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600 Capitol Way North, Olympia, WA 98501-1091

This document is provided for archival purposes only.
Archived documents do not reflect current WDFW regulations or policy and may contain factual inaccuracies.

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April 14, 2000
Contact: Doug Simons (360) 249-4628

Twin Harbors will open for midweek razor clam dig

MONTESANO – The last razor clam dig of the spring season has been set for Thursday, April 20 at Twin Harbors Beach, which includes the North Cove, Grayland and Westport areas. Digging will be allowed in the morning (a.m.) hours only.

No other beaches will be open for digging until next fall because allowable harvest levels have already been reached at all other coastal areas, said Doug Simons, Washington Department of Fish and Wildlife razor clam project manager.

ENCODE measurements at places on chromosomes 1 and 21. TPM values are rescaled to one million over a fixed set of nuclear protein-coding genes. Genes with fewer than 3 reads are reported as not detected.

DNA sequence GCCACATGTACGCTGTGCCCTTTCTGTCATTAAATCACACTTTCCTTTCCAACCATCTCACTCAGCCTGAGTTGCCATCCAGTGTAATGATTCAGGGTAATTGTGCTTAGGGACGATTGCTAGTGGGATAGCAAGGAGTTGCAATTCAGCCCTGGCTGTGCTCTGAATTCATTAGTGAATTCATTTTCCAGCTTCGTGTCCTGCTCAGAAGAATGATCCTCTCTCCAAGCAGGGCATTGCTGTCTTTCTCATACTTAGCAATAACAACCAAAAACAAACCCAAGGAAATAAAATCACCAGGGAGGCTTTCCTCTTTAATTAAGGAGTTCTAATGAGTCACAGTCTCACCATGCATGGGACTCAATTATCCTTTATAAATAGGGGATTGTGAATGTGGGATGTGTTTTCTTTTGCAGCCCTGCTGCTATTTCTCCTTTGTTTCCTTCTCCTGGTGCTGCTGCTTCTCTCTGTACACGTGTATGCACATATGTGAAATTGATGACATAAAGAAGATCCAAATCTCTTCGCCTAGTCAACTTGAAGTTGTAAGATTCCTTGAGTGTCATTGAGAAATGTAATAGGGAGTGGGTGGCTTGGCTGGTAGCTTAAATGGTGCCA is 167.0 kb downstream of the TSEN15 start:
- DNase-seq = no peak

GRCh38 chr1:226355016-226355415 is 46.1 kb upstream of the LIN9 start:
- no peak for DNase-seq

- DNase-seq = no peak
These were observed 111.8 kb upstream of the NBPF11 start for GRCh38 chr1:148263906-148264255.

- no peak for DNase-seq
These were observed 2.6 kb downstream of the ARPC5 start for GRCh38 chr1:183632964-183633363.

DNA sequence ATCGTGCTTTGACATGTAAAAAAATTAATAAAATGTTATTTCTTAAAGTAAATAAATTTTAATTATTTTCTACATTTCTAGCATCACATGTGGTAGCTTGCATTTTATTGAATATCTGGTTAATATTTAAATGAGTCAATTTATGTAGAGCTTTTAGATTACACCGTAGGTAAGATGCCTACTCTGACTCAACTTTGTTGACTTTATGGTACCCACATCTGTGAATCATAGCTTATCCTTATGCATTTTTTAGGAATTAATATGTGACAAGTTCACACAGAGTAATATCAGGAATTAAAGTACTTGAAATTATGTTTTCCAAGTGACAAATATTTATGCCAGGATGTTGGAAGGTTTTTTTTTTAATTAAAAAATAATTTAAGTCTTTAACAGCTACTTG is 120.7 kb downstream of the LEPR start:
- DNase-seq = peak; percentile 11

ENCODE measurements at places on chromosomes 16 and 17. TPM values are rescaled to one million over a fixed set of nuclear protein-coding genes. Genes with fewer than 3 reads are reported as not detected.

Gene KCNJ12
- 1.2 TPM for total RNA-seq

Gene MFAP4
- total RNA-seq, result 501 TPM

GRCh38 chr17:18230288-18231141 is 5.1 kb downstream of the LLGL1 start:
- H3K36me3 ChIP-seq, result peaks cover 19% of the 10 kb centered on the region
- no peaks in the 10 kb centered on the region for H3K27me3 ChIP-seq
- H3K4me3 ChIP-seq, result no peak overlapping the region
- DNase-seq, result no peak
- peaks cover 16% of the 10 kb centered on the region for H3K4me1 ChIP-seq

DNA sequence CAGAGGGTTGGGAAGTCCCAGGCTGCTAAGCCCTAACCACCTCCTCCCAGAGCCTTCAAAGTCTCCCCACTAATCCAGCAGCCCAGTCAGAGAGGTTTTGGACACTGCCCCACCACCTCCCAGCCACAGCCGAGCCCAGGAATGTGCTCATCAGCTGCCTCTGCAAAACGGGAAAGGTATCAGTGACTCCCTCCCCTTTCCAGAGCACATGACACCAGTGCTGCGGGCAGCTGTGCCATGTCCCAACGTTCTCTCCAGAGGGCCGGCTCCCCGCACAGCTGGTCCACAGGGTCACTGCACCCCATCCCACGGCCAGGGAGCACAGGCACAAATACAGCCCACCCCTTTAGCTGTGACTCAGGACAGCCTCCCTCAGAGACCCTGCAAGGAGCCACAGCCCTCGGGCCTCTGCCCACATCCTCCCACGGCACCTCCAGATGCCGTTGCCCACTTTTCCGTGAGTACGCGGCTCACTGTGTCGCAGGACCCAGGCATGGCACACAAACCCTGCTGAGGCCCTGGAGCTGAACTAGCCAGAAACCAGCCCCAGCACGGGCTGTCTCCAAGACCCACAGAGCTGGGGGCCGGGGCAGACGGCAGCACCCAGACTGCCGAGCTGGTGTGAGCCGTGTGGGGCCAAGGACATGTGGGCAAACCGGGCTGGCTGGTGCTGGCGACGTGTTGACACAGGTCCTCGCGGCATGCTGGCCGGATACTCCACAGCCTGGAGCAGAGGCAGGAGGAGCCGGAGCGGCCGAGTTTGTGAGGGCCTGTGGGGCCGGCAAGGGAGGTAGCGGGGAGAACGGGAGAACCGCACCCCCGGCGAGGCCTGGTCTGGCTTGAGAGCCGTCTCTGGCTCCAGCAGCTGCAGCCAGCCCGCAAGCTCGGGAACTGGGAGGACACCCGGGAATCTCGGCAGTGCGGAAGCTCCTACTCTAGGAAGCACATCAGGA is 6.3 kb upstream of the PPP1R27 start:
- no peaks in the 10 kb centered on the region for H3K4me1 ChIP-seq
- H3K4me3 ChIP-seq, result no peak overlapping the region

"The turnout for our last opening was absolutely huge with individual beach counts of over 13,000 diggers one day," Simons said. "The digging was great, so it's not hard to imagine that a lot of clams were taken."

Simons said the midweek opening on April 20 was deliberately chosen to avoid exceeding allowable harvest levels on Twin Harbors Beach.

Results of marine toxin tests reported today have indicated that the clams on that beach are safe to eat.

Diggers are reminded that they must have their 2000-2001 licenses. To dig clams on a non-commercial basis, an annual shellfish/seaweed license costs $7 for residents age 16 to 69. For seniors age 70 and older, the annual license costs $5, which is also the cost of a combination license required for residents and non-residents age 15. For non-residents age 16 and older, the annual license costs $20. A two-day license is also available for $6 that allows residents and non-residents to dig clams as well as go fishing in fresh or salt water during a 48-hour period.

Diggers must keep the first 15 razor clams harvested, regardless of size or condition, and each digger's limit must be kept in a separate container. Diggers are advised that many small clams are showing up on the beach this spring so look for the larger "shows" or holes in the sand which usually will produce a larger clam.